Prior to 1959, people only used two flat bedsheets to make their beds, resorting to hospital corners in order to keep the corners of the sheet from untucking. Thanks to Bertha Berman, that sad state of affairs was changed forever. She created and patented a method for sewing the corners of the sheet so that they fit the mattress, and thus the fitted sheet was born. Here are a few details to consider when buying a fitted sheet.
This consideration can apply to any sheet, but it is no less important. If you have sensitive skin, then the type of fitted sheet that you buy can determine whether you have a good night's sleep or a bad one. If you have sensitive skin, then sheets made of natural fibre will probably work best, for instance cotton sheets or linen sheets. Cotton sheets come in three varieties: standard grade, which is the kind used for most cotton sheets; Egyptian cotton sheets, which are a higher grade than standard; and pima or supima cotton, which is the highest and softest grade of all cotton sheets. Other types of sheet fabrics are percale bedding, which is made from a blend of cotton and polyester; flannel, which is a napped cotton (though it can be a blend as well); and jersey fabric which is knit and not woven. Modern satin is usually made of polyester whereas the older style of satin was made with silk. For luxurious sheet material, silk is also an option.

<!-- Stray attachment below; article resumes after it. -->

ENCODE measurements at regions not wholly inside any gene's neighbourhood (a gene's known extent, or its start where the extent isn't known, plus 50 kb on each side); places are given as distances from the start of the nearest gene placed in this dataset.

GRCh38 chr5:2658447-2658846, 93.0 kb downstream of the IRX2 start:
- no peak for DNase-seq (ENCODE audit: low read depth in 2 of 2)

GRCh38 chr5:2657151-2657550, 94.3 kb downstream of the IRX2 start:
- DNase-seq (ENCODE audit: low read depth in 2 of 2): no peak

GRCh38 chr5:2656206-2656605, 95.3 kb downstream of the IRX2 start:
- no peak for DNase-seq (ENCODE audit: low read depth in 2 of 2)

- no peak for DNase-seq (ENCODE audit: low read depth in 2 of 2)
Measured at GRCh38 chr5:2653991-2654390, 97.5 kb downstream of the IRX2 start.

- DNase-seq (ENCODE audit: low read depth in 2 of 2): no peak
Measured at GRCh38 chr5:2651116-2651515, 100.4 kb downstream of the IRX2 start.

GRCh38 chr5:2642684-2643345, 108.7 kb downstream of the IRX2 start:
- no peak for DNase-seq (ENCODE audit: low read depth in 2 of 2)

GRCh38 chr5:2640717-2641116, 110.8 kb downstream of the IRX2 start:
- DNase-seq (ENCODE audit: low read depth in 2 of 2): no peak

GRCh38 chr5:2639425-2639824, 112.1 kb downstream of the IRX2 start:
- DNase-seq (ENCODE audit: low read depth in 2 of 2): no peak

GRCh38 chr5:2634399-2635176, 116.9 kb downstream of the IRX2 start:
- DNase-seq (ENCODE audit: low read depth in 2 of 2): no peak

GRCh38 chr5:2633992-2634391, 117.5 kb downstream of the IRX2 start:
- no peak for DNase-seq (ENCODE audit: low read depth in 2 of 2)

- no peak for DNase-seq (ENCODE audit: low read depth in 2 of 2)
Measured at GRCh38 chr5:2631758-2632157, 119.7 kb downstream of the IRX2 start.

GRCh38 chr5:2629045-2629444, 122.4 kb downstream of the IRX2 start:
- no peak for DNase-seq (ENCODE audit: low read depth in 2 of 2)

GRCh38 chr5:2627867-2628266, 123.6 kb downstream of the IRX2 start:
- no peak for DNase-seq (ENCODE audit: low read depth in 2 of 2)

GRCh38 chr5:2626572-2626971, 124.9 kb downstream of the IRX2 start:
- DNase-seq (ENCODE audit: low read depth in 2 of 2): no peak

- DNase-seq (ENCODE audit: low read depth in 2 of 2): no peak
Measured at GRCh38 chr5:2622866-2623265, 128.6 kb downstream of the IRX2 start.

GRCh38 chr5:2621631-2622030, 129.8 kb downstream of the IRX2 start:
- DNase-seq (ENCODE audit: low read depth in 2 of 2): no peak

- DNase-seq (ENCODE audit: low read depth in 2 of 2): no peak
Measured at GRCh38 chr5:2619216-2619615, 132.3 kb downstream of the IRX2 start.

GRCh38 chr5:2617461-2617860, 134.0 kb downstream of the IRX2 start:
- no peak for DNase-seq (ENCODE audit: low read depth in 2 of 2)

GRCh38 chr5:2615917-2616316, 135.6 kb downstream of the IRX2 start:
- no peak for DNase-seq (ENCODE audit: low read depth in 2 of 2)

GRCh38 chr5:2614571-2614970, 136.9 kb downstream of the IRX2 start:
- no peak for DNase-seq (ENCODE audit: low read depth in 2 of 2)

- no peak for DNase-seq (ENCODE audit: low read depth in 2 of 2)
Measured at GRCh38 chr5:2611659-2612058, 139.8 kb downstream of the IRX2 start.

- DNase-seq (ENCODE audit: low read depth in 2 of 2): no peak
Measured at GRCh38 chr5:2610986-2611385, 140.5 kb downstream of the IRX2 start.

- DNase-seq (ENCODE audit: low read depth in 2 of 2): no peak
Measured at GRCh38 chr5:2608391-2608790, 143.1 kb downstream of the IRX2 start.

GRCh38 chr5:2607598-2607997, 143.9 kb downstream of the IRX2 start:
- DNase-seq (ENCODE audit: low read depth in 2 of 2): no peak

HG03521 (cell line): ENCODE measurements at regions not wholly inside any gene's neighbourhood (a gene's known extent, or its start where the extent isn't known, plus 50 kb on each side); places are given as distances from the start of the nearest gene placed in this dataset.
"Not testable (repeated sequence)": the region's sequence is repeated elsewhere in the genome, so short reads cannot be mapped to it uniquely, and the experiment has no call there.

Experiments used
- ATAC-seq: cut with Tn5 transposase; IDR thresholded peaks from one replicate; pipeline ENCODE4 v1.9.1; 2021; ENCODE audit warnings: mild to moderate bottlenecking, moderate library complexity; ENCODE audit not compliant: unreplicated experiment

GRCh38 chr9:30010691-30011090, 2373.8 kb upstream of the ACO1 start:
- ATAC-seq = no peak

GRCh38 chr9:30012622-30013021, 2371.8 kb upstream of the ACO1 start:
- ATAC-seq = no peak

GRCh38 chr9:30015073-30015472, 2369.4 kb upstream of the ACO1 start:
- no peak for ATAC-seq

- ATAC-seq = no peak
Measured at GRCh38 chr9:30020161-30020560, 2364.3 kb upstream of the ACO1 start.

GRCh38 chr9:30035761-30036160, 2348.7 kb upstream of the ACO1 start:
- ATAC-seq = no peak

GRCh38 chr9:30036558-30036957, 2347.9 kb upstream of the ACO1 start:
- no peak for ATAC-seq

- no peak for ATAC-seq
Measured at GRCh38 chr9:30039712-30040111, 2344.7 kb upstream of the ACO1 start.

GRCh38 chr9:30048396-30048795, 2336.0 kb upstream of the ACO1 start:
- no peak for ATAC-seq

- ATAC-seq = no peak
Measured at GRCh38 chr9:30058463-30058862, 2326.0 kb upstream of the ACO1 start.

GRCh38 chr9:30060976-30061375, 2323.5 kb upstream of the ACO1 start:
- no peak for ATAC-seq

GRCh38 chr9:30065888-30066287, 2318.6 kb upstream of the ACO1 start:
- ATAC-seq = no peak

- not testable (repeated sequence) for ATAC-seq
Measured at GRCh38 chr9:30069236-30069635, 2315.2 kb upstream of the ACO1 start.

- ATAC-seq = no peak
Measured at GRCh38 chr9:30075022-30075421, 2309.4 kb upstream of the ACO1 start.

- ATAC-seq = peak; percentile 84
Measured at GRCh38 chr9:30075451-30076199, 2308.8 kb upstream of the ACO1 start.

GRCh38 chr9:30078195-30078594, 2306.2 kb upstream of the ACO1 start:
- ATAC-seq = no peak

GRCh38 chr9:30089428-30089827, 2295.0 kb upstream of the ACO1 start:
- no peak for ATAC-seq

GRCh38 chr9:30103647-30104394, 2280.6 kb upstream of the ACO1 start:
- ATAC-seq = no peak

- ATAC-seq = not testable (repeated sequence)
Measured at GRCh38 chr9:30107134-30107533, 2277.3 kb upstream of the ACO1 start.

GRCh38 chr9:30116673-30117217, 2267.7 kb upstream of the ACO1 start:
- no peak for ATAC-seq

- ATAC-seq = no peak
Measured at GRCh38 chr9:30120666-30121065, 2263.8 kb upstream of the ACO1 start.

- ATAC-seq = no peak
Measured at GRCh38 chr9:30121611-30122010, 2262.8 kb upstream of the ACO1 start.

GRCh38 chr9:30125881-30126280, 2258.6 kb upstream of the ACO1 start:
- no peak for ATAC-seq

If you have a standard mattress, then a standard fitted sheet will work. The pocket on a standard fitted sheet is 11 inches. The fitted sheet will either be sewn or fitted with elastic at the corners. The method of attaching the elastic varies as well: some will have the elastic exposed while others will have the elastic encased in fabric.
If you do not have a standard-sized mattress, then you will need to thank another woman: Gisele Jubinville. In 1990, Jubinville created the deep pocket fitted sheets that fit thicker mattresses such as those that are twelve inches or more thick. These also have the elastic that is exposed or encased.